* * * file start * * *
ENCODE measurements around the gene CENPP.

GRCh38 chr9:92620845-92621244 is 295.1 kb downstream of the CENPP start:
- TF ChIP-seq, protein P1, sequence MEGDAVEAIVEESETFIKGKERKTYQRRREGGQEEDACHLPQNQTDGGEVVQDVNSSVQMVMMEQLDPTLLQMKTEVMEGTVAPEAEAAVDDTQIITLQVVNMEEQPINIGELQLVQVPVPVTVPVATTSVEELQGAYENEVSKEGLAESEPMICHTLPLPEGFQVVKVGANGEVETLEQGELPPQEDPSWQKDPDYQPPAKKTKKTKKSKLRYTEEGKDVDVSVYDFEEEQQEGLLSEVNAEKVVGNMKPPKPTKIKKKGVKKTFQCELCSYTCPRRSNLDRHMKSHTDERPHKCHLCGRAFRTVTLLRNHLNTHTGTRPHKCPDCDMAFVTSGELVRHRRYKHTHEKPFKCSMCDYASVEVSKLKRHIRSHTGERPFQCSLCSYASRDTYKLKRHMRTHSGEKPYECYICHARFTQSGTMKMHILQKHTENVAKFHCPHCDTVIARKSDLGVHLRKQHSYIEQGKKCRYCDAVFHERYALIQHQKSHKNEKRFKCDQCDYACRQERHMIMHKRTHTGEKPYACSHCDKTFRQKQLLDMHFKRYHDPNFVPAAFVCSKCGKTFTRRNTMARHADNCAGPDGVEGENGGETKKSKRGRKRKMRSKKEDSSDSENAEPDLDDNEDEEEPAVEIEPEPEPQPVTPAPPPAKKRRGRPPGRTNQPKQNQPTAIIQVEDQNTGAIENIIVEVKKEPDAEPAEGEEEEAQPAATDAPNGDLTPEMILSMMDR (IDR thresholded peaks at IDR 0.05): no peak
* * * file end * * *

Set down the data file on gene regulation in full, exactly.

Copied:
ENCODE measurements around the gene CENPP.

GRCh38 chr9:92620845-92621244 is 295.1 kb downstream of the CENPP start:
- TF ChIP-seq, protein P1, sequence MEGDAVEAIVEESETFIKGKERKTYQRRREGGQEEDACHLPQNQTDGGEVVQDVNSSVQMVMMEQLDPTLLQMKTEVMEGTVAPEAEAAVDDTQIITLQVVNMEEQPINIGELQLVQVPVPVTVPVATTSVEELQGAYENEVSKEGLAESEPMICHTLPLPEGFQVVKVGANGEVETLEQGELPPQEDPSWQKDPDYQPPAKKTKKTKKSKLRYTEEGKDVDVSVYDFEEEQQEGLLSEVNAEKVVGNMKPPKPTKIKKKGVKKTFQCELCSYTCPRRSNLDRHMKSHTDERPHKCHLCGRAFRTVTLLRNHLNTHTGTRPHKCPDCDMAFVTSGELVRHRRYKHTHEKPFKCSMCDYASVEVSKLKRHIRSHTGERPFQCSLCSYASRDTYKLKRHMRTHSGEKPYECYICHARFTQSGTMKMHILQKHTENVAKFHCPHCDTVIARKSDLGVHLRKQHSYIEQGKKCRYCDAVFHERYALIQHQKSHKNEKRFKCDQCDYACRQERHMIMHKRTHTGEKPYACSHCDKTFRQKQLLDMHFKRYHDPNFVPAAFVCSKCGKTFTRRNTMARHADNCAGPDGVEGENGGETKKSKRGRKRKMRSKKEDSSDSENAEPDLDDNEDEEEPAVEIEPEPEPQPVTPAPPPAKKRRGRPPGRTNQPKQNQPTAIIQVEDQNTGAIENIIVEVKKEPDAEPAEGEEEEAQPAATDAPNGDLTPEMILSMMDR (IDR thresholded peaks at IDR 0.05): no peak